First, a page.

I had the incident where a goon stole a paper I had written from a teacher's file and turned it in to another teacher. The other teacher, not even considering that the topic didn't match the assigned topic, submitted the paper for an award. The teacher to who I had originally turned in the paper was on the judging panel for the award. He recognized the paper. He checked his file, and the paper was missing. He thought it had been mine, so he had me called in the next day to ask a few questions about the paper, which I answered. He then turned the matter over to the principal as a paper that the thug had stolen from his cabinet that had been written by me. The principal chose to handle it s though we were equal suspects, wasting an entire day of education for me. Eventually parents were called, and because my mother was an assistant superintendent for the district at the time, the superintendent was called in to mediate. When it was all mediated and the thug was proven not to have authored the paper and I was proven to be the author, I asked to used the bathroom - a privilege which had been denied to me all day. The principal sent my mother across the county to a meeting. She said that she was concerned for my safety and wanted to take me home before she went to the meeting. The superintendent guaranteed my safety and said that he would see to it that his secretary drove me home. My mother was sent to the meeting. Then the thug asked to use the bathroom, but he went to the girls' restroom instead of the boys' room. When he arrived, his girlfriend and a friend of hers, with whom he had plotted the attack by cell phone,  were already knocking and slapping me around. I had been knocked to the floor of the bathroom, and one of the girls stepped on my leg right where the not-quite-healed fracture had taken place, re-injuring it. She also burned me just below my collarbone with a cigarette. When the thug came in, he ordered the girls to undress me. They pulled off my clothes. He pulled out his sex organ. I vomited, which caused him to lose his erection. (I know that now because of what I've learned in medical school. At the time, I didn't even know what had happened.) This made him angry. He delivered two swift kicks -- one to my right rib and one to my crotch. I had in my pocket a simplified cell-phone with a chip indicating my location. I pushed the top button, which I knew was 9-1-1. The operator heard enough to, along with the chip, locate me. When two officers stormed into the administration building, several faculty members followed. The more culpable of the two girls tried to escape when the police officer opened the door, but the football coach (who was initially there to protect the thug's interest, as the thug was one of his offensive linemen) stopped her from escaping.  I had to be photographed nude by law enforcement personnel before being transported to the hospital. All of the people who entered the restroom initially saw me in a state of nudity before the football coach took off his jacket and placed it over my body. It took school and hospital personnel over an hour to locate my mom and to bring her to me. I spent the night in the hospital. That was a very, very terrifying day.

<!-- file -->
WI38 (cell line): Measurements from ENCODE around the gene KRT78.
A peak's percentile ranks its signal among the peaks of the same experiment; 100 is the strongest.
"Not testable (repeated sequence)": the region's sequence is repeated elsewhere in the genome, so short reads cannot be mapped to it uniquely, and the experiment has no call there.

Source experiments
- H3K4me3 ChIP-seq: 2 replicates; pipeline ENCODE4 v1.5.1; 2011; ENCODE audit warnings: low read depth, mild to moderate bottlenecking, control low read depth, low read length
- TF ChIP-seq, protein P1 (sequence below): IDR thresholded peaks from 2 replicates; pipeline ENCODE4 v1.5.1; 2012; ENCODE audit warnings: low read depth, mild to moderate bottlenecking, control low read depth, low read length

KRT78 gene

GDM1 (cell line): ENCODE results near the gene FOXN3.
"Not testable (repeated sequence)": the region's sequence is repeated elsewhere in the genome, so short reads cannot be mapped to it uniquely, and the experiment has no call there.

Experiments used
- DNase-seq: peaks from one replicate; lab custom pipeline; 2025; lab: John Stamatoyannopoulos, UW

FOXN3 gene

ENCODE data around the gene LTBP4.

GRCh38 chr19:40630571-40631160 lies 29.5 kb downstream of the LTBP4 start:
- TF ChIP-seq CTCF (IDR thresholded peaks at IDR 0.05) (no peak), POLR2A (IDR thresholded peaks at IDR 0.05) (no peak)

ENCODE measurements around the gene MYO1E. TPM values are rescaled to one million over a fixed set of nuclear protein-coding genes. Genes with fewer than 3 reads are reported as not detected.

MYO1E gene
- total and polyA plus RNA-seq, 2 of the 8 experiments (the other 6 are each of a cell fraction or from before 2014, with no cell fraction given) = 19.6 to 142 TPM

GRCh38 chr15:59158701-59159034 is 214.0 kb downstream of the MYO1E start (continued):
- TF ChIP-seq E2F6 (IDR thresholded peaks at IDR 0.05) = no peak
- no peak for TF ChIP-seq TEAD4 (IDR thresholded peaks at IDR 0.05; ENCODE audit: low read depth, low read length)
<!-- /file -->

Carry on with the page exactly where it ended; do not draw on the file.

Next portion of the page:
The next night, after I was home from the hospital (with a bladder catheter in place) but before my dad had made it back home from Europe, the thug and his accomplices, plus one additional co-conspirator, drove to my house and used a large sling-shot-type device to propel a brick through my upstairs bedroom window. That was a very bad night. I never spent another night in that bedroom.

     I've had other bad days and nights, but the ones I've listed were the worst. So while today was a rough day for me -- any day when your temperature hovers between 104 and 105 all day cannot be a good one -- it ranks as a garden variety bad day. It didn't help that my uncle named Steve was especially unkind to me, but still the day doesn't make my top ten list.


  1. There are some very shitty parts of your life. I have had some, too, and they still have an effect on me decades later. Make sure you find a counselor to help deal with it. I've tried on my own, but every now and then my life gets crappy and I can't figure out why. It usually ends up going back to those incidents of my younger life.
    I was hospitalized for about three weeks at the age of seven with a temperature like yours. I was hallucinating dinosaurs outside my hospital window. Get well soon.

  2. Thinking of you Alexis. Hope you are feeling better very soon. (IMO, people are jealous of you, not hating you.) I think of you as a thoroughbred racehorse who is eager to run the race - even to exhaustion.) laperla

  3. I think you've had enough rotten days to last the rest of your life. Hope your fever is down.